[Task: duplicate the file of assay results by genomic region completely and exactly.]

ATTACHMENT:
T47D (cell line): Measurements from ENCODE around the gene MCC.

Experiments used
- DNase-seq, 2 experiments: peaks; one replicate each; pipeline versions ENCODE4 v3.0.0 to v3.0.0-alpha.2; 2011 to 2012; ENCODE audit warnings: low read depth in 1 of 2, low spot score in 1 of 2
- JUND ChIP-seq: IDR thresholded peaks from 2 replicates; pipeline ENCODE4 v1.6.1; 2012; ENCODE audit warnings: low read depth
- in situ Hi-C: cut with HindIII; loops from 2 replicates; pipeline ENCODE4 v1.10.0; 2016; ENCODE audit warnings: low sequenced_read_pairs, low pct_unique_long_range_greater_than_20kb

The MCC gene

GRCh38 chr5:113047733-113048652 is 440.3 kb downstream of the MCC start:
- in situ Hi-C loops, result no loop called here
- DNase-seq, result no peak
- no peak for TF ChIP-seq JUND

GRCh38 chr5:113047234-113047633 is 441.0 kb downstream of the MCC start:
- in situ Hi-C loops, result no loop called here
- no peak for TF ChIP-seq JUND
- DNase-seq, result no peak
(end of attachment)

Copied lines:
T47D (cell line): Measurements from ENCODE around the gene MCC.

Experiments used
- DNase-seq, 2 experiments: peaks; one replicate each; pipeline versions ENCODE4 v3.0.0 to v3.0.0-alpha.2; 2011 to 2012; ENCODE audit warnings: low read depth in 1 of 2, low spot score in 1 of 2
- JUND ChIP-seq: IDR thresholded peaks from 2 replicates; pipeline ENCODE4 v1.6.1; 2012; ENCODE audit warnings: low read depth
- in situ Hi-C: cut with HindIII; loops from 2 replicates; pipeline ENCODE4 v1.10.0; 2016; ENCODE audit warnings: low sequenced_read_pairs, low pct_unique_long_range_greater_than_20kb

The MCC gene

GRCh38 chr5:113047733-113048652 is 440.3 kb downstream of the MCC start:
- in situ Hi-C loops, result no loop called here
- DNase-seq, result no peak
- no peak for TF ChIP-seq JUND

GRCh38 chr5:113047234-113047633 is 441.0 kb downstream of the MCC start:
- in situ Hi-C loops, result no loop called here
- no peak for TF ChIP-seq JUND
- DNase-seq, result no peak